In a recent episode of Alexandra M. Harrison’s podcast series, Nancy Snidman, Director of the Child Development Unit of the University of Massachusetts Boston, talks about the highly sensitive child in terms of temperament, revealing the large overlap of sensory processing problems and high reactive temperament. Professor Snidman also has some important tips for parents of children with high reactive temperament. Click on the player below to listen.
Alexandra Murray Harrison, MD is a Training and Supervising Analyst at the Boston Psychoanalytic Society and Institute in Adult and Child and Adolescent Psychoanalysis, an Assistant Clinical Professor of Psychiatry, Harvard Medical School at the Cambridge Health Alliance, and on the Faculty of the Infant-Parent Mental Health Post Graduate Certificate Program at University of Massachusetts Boston. Dr. Harrison has a private practice in both adult and child psychoanalysis and psychiatry. In the context of visits to orphanages in Central America and India, Dr. Harrison has developed a model for mental health professionals in developed countries to volunteer their consultation services to caregivers of children in care in developing countries in the context of a long term relationship with episodic visits and regular Skype and video contact. Her blog Supporting Child Caregivers gathers important information on parenting and education of children during the pandemic. Listen to Dr. Harrison’s other helpful tips about child development and parenting issues in her new podcast The SCC Pod.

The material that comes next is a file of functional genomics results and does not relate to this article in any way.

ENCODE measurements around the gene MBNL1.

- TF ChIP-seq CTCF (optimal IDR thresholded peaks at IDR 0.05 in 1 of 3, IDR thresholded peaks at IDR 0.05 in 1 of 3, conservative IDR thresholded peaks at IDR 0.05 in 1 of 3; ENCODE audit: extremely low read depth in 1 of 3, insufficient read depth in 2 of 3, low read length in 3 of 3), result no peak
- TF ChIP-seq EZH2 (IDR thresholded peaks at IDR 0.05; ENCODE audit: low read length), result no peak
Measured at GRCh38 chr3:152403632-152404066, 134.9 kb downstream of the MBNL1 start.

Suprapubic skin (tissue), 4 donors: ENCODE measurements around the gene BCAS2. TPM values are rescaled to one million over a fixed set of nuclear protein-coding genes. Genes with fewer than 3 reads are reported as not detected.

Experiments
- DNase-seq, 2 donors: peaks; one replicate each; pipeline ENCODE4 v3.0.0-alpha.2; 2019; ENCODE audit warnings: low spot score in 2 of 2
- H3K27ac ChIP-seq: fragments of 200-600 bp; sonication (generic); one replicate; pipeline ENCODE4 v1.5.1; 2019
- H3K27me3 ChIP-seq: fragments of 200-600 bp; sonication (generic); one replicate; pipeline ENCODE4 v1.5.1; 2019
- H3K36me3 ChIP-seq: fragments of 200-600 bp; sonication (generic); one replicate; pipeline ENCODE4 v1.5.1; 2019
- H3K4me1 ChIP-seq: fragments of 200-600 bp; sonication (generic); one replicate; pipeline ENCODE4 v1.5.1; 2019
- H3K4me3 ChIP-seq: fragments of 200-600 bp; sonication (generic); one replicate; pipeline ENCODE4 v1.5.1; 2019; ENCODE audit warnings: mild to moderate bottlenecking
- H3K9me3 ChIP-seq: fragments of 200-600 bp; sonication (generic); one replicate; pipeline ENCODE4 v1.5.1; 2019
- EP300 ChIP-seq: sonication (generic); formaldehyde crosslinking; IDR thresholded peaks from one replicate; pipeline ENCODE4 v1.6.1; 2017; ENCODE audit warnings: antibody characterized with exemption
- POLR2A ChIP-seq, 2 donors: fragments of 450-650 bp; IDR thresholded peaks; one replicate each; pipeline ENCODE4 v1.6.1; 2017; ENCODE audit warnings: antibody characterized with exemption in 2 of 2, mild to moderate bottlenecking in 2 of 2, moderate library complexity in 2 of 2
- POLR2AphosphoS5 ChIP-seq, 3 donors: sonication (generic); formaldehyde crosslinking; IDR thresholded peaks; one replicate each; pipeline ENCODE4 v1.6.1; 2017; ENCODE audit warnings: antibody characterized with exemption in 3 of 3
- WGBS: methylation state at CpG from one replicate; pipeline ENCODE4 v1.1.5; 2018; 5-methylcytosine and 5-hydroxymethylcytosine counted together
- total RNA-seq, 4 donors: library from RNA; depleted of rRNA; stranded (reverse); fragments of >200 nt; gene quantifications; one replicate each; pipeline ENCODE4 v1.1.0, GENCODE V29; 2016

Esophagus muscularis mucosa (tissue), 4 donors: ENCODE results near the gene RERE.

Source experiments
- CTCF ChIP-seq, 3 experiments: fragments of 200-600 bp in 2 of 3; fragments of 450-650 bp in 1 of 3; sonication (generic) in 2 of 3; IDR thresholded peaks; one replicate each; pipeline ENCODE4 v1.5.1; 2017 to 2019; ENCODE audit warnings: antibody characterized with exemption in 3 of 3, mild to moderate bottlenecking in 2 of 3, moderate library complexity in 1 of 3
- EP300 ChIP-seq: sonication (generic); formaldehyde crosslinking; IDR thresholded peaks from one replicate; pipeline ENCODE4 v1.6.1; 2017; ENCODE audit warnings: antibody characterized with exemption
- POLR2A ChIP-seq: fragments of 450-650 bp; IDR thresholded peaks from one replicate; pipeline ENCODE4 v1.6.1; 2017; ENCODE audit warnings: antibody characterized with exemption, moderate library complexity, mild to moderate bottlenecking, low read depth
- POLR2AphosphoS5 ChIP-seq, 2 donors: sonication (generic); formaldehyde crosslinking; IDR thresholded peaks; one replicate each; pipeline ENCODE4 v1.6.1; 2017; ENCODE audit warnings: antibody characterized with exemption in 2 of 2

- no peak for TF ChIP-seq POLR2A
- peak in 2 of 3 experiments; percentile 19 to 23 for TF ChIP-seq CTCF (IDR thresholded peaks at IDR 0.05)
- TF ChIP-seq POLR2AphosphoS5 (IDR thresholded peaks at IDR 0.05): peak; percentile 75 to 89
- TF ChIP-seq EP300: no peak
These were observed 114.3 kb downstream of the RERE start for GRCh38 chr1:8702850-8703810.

* * *
The opinions or views expressed on the Boston Psychoanalytic Society & Institute (“BPSI”) social media platforms, including, but not limited to, blogs, Facebook posts and Twitter posts, represent the thoughts of individual contributors and are not necessarily those of the Boston Psychoanalytic Society & Institute or any of its directors, officers, employees, staff, board of directors, or members. All posts on BPSI social media platforms are for informational purposes only and should not be regarded as professional advice.
BPSI does not control or guarantee the accuracy, relevance, timeliness or completeness of information contained in its contributors’ posts and/or blog entries, or found by following any linked websites. BPSI will not be liable for any damages from the display or use of information posted on its website or social media platforms. BPSI cannot and does not authorize the use of copyrighted materials contained in linked websites.